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Chronicle of the Middle East and North Africa

What Macron’s Reelection Means for the MENA Region

Macron’s Reelection
French President Emmanuel Macron and his wife Brigitte Macron celebrate after his victory in France’s presidential election, at the Champ de Mars in Paris, on April 24, 2022. BERTRAND GUAY / AFP

Justin Salhani

France reelected incumbent Emmanuel Macron on April 24, granting him another five year term to pursue his foreign policy and expand France’s influence in the Middle East and North Africa. With a new mandate from the French, experts say Macron can do more to support non-authoritarian actors in the region.

Macron initially declared an intent to focus his Middle East and North Africa policy on human rights. But quickly gave up any sense of human rights standards in exchange for collaborating heavily with dictators and autocrats. During Macron’s first term, France sought to sell arms to Saudi Arabia and conducted an $18 billion arms deal with the United Arab Emirates while the Gulf nations were being repeatedly accused of war crimes against Yemeni civilians. Macron also initially labeled Egyptian leader Abdel Fattah el-Sisi a dictator before later granting him the Légion d’honneur, France’s highest honor.

“France has quite an important prestige in Egypt for historical reasons,” Dr. Hamit Bozarslan, the Director of the Ecole des Hautes Etudes en Sciences Sociales, told Fanack. “When you see what is happening there concerning the human rights situation, it is absolutely dramatic.”

This will be abundantly clear to Macron following the arrival of the Egyptian-Palestinian activist Ramy Shaath to France. Shaath spent 900 days in pre-trial detention and was forced to renounce his Egyptian citizenship prior to being released and flown to France to reunite with his wife.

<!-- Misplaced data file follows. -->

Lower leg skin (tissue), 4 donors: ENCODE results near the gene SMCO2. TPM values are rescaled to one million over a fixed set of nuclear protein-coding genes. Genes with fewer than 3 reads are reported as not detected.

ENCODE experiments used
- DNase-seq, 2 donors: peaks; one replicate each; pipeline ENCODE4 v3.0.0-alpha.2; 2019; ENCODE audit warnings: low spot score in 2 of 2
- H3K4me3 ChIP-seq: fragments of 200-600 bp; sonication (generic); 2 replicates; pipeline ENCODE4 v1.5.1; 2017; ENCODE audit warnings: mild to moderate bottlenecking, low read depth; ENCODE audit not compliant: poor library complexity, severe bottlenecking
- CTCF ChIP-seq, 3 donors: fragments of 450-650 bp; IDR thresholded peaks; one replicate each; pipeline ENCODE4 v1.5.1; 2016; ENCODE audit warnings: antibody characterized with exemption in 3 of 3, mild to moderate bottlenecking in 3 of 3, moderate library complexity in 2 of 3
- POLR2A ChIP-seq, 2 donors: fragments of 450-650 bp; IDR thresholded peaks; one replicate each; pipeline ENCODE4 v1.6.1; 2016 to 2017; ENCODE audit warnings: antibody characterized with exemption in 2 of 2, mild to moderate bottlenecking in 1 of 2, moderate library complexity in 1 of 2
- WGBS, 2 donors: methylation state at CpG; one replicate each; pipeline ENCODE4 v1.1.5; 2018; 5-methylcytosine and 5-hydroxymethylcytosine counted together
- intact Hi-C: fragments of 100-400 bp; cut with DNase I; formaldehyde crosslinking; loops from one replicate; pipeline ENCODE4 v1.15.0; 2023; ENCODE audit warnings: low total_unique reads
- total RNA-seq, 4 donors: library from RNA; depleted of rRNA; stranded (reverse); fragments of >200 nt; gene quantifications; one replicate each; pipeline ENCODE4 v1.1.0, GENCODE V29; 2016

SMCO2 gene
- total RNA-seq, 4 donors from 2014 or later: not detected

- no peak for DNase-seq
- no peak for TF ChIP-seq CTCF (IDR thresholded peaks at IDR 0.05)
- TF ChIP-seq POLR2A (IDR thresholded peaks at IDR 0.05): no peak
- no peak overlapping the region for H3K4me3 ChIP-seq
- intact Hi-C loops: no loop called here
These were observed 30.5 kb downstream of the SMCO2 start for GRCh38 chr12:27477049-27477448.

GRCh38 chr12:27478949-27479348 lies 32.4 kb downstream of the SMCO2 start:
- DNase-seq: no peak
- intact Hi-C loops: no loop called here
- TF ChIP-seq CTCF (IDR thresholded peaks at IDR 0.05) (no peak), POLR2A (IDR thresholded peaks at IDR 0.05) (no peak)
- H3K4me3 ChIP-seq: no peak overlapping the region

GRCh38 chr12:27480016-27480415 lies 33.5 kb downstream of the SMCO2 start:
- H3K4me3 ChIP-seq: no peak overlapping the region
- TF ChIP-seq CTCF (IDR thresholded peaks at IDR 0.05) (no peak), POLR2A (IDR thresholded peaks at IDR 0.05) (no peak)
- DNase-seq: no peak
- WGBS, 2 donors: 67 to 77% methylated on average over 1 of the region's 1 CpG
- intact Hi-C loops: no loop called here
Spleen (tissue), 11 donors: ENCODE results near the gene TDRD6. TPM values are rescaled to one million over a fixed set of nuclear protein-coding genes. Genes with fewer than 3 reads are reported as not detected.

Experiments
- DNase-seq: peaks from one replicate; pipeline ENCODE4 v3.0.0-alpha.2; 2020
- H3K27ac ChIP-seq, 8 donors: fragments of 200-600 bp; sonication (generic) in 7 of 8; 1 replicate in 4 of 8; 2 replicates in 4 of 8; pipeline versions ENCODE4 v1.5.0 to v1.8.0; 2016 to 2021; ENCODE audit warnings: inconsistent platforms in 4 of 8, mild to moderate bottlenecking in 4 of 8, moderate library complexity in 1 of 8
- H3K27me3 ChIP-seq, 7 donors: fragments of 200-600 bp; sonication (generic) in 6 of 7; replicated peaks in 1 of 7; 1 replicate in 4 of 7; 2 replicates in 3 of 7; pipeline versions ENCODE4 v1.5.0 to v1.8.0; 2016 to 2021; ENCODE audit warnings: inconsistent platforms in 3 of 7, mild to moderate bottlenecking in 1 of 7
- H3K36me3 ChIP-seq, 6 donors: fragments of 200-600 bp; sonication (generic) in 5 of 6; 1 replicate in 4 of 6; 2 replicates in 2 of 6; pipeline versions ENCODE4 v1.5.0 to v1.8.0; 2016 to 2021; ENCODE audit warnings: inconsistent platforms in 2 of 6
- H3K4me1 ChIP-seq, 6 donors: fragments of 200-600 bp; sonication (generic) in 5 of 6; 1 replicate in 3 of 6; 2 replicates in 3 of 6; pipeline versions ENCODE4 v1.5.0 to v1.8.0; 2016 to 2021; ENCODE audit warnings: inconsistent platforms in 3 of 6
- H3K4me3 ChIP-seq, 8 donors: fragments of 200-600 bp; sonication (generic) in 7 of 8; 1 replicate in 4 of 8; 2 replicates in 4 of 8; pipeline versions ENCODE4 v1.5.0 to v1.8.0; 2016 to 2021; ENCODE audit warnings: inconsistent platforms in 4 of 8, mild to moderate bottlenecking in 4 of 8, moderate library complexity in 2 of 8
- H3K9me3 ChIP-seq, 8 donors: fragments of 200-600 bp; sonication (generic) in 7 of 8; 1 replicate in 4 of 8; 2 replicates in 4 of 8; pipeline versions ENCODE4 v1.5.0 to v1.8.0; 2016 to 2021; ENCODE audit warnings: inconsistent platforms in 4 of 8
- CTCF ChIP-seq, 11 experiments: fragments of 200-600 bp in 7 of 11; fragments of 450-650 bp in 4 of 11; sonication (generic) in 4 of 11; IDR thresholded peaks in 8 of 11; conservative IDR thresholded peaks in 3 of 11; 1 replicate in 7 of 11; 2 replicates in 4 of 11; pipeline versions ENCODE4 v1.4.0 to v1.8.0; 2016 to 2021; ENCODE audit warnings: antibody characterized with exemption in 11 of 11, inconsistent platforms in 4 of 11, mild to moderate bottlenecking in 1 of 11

While Macron’s Middle East policy may leave a lot to be desired, Bozarslan said the fault is not his alone. A European ally could go a long way to helping Macron support more democratic, revolutionary, or alternative movements in the Middle East and North Africa.

“The inconsistencies of Macron are not only the inconsistency of France or Macron himself. These inconsistencies are also that of the European Union,” Bozarslan said. “The European Union is politically almost insignificant in the Middle East. It is a very important economic power, but it does not have a foreign policy.”

Macron’s vision for the region was not enthusiastically endorsed by German Chancellor Angela Merkel at the time, and it is unlikely to win the support of her successor, Olaf Scholz. Meanwhile, Macron has had to cope with the ramifications of a post-Brexit Britain led by Boris Johnson, as well as the turbulent Trump years on a global scale.

Despite these challenges, Macron was able to achieve significant headway in the Middle East in several areas. He was the first French president to proclaim the country’s colonial past a crime against humanity and to commission an inquiry on the country’s history in Algeria, including the Algerian War, despite detractors calling the report a “whitewash.”